If you’ve found yourself swearing at WordPress, you’re not alone. Setting up, updating and maintaining your own website can be headache-inducing — no matter what platform you’ve picked. And after working with this platform for over a decade, I realized that people don’t actually hate WordPress. They hate what has cropped up because of its features.
Shitty WordPress code
WordPress itself isn’t poorly coded. It’s a pretty spectacular tool thanks to years of hard work from the team behind it. But because WordPress is open-source, anyone can have at it. Anyone. Including people that don’t know what they are doing, or worse…don’t care.
Before I dig into this, I know that everyone starts somewhere with learning. I used to slice + dice existing themes to learn how it all worked. But I still gave a lot of fucks about the final result.
“Open-source” simply means that you do not have to pay to get the code that creates WordPress. Anyone can go to wordpress.org + download a copy of the CMS right onto their computer. Because of this, there is no regulation for theme developers. And that leads to some pretty poorly coded WordPress themes.
As a non-coder, how are you supposed to know what’s good + what’s bad?
To avoid hating WordPress because you accidentally picked a poorly coded theme, start with reputable companies. I recommend spending 15-20 minutes reading actual reviews of the theme you’re considering. You can learn a lot from focusing on the most recent great review + poor review.
Another option is to look at a demo of their work. Since we provide custom + customized themes, we don’t have a shop demo. When someone is interested in working with us, I provide login details for some example sites that they can tour.
Don’t hate WordPress for the shitty theme you stumbled upon.
The same reason that some themes are horrible is why some plugins are too. There’s no regulation + anyone can build a plugin. What bums me out the most about plugins, is that poorly built ones are usually the culprit behind a broken or hacked website.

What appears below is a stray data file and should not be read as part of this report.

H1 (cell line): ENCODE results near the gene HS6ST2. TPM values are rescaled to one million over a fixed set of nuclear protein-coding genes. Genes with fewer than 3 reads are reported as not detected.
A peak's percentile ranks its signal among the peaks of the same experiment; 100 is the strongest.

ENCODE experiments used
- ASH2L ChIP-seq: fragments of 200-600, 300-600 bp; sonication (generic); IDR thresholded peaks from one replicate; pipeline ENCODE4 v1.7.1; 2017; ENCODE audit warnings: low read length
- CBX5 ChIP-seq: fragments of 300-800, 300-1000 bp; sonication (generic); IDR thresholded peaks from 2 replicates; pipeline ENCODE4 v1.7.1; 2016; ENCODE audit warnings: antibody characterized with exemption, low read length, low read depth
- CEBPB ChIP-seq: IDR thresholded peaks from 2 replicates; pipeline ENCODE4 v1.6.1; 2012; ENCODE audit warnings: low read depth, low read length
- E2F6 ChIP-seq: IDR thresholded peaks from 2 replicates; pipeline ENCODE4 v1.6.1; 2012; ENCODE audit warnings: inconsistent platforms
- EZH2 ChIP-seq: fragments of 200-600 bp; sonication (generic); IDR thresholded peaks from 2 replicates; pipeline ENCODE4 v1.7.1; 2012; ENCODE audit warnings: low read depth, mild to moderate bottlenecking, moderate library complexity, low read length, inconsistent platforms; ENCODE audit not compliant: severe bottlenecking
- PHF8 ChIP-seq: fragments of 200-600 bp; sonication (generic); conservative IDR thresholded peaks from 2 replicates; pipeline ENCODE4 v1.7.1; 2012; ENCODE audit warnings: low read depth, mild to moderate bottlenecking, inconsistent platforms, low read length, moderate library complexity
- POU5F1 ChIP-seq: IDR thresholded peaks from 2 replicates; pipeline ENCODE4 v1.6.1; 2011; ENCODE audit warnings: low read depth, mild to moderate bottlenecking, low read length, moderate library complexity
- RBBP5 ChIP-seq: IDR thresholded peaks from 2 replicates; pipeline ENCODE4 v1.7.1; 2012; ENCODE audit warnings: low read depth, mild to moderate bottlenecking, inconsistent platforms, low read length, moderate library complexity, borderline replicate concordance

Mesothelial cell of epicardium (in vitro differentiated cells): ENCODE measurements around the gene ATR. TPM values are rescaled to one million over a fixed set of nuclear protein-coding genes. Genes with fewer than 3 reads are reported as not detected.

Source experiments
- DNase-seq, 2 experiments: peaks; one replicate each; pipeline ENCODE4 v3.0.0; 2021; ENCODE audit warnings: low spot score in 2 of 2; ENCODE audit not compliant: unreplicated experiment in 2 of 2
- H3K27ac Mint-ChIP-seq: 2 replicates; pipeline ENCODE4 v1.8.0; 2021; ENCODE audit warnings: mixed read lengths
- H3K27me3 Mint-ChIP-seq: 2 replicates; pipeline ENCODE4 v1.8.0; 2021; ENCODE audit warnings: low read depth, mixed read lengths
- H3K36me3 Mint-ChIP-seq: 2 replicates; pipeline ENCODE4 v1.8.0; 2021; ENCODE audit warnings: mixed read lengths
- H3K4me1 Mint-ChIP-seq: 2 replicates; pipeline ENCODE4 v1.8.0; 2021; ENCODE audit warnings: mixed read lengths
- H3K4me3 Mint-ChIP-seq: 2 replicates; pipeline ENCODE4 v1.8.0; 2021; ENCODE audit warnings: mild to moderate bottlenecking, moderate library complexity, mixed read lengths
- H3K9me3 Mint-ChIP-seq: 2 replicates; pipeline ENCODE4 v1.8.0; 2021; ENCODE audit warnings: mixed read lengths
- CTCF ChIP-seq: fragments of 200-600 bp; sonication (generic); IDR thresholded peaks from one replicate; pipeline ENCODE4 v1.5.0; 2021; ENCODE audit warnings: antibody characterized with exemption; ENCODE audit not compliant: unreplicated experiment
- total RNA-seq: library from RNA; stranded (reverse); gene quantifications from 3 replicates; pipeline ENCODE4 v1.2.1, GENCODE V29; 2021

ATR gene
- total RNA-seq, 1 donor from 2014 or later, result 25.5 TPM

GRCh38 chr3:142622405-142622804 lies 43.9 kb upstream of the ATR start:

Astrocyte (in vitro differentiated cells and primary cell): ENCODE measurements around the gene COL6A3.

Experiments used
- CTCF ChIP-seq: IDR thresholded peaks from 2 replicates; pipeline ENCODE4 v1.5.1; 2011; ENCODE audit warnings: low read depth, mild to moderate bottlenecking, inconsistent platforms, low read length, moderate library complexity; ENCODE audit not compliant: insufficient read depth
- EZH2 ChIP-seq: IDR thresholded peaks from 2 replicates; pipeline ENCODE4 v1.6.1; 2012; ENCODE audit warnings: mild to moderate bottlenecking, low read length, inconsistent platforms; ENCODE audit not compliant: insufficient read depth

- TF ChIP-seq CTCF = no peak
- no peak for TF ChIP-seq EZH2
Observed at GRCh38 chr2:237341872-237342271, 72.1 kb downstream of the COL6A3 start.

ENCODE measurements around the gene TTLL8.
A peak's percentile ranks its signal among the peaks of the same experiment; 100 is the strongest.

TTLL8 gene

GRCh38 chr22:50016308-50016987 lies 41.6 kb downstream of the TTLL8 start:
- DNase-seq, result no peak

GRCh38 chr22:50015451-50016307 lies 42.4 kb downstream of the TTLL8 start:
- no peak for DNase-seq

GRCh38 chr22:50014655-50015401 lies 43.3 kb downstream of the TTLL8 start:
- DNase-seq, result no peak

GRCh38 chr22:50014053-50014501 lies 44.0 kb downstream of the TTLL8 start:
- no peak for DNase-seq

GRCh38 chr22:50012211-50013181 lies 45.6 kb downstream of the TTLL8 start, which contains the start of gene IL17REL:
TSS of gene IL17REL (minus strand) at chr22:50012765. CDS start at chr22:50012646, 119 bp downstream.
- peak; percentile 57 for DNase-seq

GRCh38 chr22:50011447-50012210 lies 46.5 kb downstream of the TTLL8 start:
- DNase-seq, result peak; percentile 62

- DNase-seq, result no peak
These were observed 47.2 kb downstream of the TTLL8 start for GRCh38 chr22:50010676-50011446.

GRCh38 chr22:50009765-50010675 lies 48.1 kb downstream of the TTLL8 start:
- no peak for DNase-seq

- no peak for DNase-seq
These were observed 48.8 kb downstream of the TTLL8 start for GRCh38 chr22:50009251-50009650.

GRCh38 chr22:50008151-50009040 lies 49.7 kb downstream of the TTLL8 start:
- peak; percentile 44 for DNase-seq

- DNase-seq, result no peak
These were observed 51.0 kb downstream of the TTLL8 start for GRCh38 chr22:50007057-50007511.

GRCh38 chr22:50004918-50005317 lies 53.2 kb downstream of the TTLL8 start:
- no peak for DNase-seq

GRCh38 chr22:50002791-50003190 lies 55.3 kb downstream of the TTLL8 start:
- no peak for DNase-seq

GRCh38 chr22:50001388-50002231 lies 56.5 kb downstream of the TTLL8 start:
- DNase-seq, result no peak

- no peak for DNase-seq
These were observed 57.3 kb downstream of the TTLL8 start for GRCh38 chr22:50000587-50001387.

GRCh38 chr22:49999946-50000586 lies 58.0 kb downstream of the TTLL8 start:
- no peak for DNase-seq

To avoid hating WordPress because of a few bad plugins, start by installing only the plugins you need. From there, look at the number of installations a plugin has (a few hundred thousand is a good bet) + the star rating it has.
And if you find yourself swearing at the features or settings of a plugin, find a new option. Seriously. There are so many available plugins in the world that you don’t need to waste your time with a bad apple.
You hate WordPress because of inconsiderate developers
Do you wanna know what I hate? Developers that trap their clients into needing to pay money to make changes to their websites. I’ve seen it so many times, I could scream. A developer sets up a WordPress site with hardcoded sections or actually turns off WordPress features so their clients can’t make edits to the site they own.
What is “hardcoding” + why is it bad?
WordPress uses PHP, which is a coding language that allows it to display content based on variables. It’s why you can create an unlimited number of blog posts with a title, body copy + featured image. When someone hardcodes something, they are placing the text right into the theme code — meaning you need to feel comfortable with SFTP + PHP to change it.
If I had a nickel for every email that I’ve gotten that said something like “Alison, I’m not able to change the hours listed on my site, can you help me?” I’d probably have a dollar. Which is 20 sites too many.
When you hire someone to build you a website, you can expect the keys to be handed over to you. If you don’t have time to work on your site + want to hire that out, great! But that really needs to be up to you. Not because you were forced into it by your developer.
Not being able to make copy changes is enough to make someone really hate WordPress. But that’s not how WordPress works, which means you’re hating it for the wrong reasons.
Ready to love WordPress?
Anyone who has uttered “I hate WordPress” is going to love what I’m working on — learn to love WordPress. This course is for the bloggers + solopreneurs who are struggling to make WordPress work. Whether it’s adding new content, taking care of updates, or making your site your best employee, I’m converting my 12 years of working with this platform into video tutorials + resources for anyone with a WordPress website.
If you want to know more about learn to love WordPress, sign up below + get first dibs on the course. You’ll also get weekly nerd alert emails to help you make the most out of your WordPress site.